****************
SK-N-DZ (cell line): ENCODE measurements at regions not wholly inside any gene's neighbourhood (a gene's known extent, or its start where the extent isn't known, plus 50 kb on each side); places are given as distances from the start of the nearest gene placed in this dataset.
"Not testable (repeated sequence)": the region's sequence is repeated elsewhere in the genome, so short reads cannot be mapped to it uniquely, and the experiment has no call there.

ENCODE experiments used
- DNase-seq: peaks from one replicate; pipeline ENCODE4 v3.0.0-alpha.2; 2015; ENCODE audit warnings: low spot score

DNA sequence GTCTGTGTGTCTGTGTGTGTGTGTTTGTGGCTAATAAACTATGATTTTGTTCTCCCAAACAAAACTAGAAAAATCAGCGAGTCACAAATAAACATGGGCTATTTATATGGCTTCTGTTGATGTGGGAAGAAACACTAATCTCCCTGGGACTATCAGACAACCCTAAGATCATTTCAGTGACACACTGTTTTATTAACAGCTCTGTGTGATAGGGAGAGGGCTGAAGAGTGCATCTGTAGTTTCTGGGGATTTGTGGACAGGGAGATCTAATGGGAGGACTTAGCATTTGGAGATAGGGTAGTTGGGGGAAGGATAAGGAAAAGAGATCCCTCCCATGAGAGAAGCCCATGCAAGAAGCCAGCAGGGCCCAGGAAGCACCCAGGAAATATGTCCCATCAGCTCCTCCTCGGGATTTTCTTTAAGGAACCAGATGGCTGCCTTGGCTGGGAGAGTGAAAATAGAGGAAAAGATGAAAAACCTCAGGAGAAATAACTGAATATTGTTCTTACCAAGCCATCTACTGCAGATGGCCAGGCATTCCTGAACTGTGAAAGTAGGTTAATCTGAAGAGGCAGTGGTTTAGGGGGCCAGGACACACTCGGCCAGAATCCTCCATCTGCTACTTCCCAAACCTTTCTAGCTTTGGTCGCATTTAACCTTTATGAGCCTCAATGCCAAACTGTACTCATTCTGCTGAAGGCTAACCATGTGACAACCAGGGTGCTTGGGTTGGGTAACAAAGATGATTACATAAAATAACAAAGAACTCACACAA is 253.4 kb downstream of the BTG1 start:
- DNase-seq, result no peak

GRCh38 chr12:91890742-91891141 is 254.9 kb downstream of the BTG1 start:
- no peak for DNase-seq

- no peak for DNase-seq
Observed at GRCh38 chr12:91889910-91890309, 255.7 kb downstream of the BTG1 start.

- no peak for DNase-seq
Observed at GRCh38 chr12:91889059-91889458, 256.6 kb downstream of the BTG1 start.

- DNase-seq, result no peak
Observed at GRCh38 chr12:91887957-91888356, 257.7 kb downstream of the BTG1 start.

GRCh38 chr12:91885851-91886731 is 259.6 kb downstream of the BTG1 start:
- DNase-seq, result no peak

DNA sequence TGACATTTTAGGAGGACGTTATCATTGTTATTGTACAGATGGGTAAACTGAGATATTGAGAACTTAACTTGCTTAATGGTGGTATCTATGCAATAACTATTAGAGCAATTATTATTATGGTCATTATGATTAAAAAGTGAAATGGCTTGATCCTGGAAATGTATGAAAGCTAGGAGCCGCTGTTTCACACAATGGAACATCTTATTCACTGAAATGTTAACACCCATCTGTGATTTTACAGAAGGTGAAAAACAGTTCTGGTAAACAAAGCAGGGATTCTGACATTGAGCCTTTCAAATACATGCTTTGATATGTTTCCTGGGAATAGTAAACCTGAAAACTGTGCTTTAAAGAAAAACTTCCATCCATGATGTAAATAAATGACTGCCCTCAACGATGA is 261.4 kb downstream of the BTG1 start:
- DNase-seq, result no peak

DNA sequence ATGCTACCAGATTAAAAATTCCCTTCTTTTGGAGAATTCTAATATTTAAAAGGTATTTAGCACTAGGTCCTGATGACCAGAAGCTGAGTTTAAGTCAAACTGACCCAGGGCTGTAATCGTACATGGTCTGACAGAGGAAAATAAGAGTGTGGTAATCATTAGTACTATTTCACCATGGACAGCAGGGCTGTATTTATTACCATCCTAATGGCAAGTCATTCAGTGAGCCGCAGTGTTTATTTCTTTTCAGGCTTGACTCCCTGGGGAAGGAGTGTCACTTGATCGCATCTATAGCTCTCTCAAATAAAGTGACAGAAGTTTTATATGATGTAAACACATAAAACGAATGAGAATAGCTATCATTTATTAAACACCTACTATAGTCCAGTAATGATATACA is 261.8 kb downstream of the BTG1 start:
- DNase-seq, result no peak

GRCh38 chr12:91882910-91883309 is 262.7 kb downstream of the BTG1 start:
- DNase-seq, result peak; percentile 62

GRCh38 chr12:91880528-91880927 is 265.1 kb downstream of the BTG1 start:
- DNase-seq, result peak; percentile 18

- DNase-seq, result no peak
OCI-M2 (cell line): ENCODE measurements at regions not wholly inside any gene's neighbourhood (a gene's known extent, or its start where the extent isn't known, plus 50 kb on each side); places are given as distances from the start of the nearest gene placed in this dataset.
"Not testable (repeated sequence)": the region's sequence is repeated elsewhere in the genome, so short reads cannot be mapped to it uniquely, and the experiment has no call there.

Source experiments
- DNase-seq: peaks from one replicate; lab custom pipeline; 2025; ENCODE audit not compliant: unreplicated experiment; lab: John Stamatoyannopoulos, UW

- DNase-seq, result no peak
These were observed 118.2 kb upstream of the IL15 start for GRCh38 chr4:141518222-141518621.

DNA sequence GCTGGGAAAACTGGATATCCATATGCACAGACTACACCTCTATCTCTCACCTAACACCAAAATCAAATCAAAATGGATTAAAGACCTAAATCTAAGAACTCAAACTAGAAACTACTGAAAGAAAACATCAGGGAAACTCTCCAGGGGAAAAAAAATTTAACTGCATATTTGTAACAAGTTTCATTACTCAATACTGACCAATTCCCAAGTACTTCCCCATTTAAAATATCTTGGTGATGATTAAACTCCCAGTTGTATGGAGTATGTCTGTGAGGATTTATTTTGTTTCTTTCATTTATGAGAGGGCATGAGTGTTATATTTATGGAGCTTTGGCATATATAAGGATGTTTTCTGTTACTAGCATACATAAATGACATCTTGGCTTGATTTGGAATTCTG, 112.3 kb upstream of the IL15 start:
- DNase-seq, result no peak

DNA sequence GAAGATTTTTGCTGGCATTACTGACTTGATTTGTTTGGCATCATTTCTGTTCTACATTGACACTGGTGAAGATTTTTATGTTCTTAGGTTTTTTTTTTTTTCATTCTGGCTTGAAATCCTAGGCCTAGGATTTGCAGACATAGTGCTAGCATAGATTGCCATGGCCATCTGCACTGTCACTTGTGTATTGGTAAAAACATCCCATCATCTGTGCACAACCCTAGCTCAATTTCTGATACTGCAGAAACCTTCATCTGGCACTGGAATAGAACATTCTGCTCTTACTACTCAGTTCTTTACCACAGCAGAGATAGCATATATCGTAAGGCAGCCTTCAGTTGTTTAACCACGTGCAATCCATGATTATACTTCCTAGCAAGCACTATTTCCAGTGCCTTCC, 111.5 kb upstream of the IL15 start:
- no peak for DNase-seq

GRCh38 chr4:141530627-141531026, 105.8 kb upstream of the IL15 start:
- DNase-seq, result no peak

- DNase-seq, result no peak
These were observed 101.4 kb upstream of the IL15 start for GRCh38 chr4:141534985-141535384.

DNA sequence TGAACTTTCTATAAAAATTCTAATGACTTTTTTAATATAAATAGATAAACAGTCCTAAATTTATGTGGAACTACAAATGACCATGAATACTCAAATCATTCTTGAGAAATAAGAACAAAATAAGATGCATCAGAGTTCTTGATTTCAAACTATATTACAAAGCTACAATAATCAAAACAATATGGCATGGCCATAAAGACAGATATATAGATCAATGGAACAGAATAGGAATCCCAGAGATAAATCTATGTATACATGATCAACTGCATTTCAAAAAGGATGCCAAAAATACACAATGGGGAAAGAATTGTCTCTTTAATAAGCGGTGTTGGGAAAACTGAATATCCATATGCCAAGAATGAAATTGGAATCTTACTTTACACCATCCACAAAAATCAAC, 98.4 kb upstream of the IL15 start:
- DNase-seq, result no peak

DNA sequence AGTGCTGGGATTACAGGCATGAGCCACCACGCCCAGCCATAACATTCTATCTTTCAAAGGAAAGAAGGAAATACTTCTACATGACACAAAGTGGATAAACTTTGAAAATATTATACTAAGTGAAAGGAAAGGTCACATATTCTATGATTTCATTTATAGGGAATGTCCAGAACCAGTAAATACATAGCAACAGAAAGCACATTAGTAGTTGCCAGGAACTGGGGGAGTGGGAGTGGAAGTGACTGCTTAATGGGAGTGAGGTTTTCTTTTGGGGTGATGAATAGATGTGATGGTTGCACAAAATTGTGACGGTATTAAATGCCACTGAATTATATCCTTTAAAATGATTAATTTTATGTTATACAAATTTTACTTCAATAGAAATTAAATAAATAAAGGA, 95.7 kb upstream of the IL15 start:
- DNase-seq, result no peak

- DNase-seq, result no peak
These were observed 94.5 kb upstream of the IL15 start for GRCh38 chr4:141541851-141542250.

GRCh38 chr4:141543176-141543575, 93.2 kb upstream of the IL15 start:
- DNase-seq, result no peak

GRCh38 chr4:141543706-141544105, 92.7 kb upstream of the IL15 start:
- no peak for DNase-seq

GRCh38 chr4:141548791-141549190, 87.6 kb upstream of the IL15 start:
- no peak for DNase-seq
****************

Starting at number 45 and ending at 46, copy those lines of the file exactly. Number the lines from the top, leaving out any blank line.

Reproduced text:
These were observed 94.5 kb upstream of the IL15 start for GRCh38 chr4:141541851-141542250.

GRCh38 chr4:141543176-141543575, 93.2 kb upstream of the IL15 start: